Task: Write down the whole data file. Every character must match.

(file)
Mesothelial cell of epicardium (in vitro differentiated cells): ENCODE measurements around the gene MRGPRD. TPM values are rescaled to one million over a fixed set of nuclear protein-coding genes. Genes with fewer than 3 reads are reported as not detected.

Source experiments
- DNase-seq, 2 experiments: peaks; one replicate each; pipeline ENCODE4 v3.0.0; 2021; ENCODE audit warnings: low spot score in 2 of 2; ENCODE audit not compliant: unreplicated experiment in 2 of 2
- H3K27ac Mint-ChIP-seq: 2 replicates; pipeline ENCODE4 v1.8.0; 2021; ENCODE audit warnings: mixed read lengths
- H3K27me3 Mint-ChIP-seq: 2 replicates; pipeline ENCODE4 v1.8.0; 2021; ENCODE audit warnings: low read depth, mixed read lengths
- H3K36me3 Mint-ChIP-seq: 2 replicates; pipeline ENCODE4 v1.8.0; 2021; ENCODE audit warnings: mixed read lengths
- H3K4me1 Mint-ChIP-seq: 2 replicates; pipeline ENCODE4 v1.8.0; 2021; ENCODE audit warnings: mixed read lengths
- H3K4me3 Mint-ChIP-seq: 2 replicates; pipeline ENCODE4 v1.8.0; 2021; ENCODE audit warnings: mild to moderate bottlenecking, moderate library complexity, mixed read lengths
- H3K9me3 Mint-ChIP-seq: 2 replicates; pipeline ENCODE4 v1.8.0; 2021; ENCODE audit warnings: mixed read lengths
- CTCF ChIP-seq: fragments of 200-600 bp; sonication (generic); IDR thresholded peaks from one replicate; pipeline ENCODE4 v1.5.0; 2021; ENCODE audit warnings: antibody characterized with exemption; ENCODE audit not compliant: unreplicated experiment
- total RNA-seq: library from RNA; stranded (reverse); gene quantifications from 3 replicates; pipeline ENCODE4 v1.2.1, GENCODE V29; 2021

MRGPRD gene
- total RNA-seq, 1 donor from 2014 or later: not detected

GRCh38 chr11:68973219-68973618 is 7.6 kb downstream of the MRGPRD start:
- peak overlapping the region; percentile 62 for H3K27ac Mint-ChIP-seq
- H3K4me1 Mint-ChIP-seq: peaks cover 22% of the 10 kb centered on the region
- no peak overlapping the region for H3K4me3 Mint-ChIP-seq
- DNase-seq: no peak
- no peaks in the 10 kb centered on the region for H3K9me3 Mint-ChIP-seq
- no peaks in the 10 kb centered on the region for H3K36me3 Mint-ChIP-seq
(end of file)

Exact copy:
Mesothelial cell of epicardium (in vitro differentiated cells): ENCODE measurements around the gene MRGPRD. TPM values are rescaled to one million over a fixed set of nuclear protein-coding genes. Genes with fewer than 3 reads are reported as not detected.

Source experiments
- DNase-seq, 2 experiments: peaks; one replicate each; pipeline ENCODE4 v3.0.0; 2021; ENCODE audit warnings: low spot score in 2 of 2; ENCODE audit not compliant: unreplicated experiment in 2 of 2
- H3K27ac Mint-ChIP-seq: 2 replicates; pipeline ENCODE4 v1.8.0; 2021; ENCODE audit warnings: mixed read lengths
- H3K27me3 Mint-ChIP-seq: 2 replicates; pipeline ENCODE4 v1.8.0; 2021; ENCODE audit warnings: low read depth, mixed read lengths
- H3K36me3 Mint-ChIP-seq: 2 replicates; pipeline ENCODE4 v1.8.0; 2021; ENCODE audit warnings: mixed read lengths
- H3K4me1 Mint-ChIP-seq: 2 replicates; pipeline ENCODE4 v1.8.0; 2021; ENCODE audit warnings: mixed read lengths
- H3K4me3 Mint-ChIP-seq: 2 replicates; pipeline ENCODE4 v1.8.0; 2021; ENCODE audit warnings: mild to moderate bottlenecking, moderate library complexity, mixed read lengths
- H3K9me3 Mint-ChIP-seq: 2 replicates; pipeline ENCODE4 v1.8.0; 2021; ENCODE audit warnings: mixed read lengths
- CTCF ChIP-seq: fragments of 200-600 bp; sonication (generic); IDR thresholded peaks from one replicate; pipeline ENCODE4 v1.5.0; 2021; ENCODE audit warnings: antibody characterized with exemption; ENCODE audit not compliant: unreplicated experiment
- total RNA-seq: library from RNA; stranded (reverse); gene quantifications from 3 replicates; pipeline ENCODE4 v1.2.1, GENCODE V29; 2021

MRGPRD gene
- total RNA-seq, 1 donor from 2014 or later: not detected

GRCh38 chr11:68973219-68973618 is 7.6 kb downstream of the MRGPRD start:
- peak overlapping the region; percentile 62 for H3K27ac Mint-ChIP-seq
- H3K4me1 Mint-ChIP-seq: peaks cover 22% of the 10 kb centered on the region
- no peak overlapping the region for H3K4me3 Mint-ChIP-seq
- DNase-seq: no peak
- no peaks in the 10 kb centered on the region for H3K9me3 Mint-ChIP-seq
- no peaks in the 10 kb centered on the region for H3K36me3 Mint-ChIP-seq